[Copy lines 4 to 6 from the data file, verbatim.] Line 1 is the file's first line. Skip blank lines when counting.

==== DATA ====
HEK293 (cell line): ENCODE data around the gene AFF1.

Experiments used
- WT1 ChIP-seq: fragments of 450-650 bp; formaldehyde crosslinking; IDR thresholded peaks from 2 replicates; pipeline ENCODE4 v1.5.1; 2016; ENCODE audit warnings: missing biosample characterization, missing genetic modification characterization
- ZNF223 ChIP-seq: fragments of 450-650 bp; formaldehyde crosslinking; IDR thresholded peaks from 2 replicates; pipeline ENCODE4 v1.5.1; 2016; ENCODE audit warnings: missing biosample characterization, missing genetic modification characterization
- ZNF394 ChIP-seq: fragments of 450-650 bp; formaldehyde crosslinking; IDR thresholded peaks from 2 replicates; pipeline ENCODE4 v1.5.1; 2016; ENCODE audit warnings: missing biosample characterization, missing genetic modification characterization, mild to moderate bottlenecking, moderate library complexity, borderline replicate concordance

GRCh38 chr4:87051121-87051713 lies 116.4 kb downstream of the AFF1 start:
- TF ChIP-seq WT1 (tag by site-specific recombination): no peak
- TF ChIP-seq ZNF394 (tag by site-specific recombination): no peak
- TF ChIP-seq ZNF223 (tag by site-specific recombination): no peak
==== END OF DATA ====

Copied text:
- ZNF223 ChIP-seq: fragments of 450-650 bp; formaldehyde crosslinking; IDR thresholded peaks from 2 replicates; pipeline ENCODE4 v1.5.1; 2016; ENCODE audit warnings: missing biosample characterization, missing genetic modification characterization
- ZNF394 ChIP-seq: fragments of 450-650 bp; formaldehyde crosslinking; IDR thresholded peaks from 2 replicates; pipeline ENCODE4 v1.5.1; 2016; ENCODE audit warnings: missing biosample characterization, missing genetic modification characterization, mild to moderate bottlenecking, moderate library complexity, borderline replicate concordance

GRCh38 chr4:87051121-87051713 lies 116.4 kb downstream of the AFF1 start: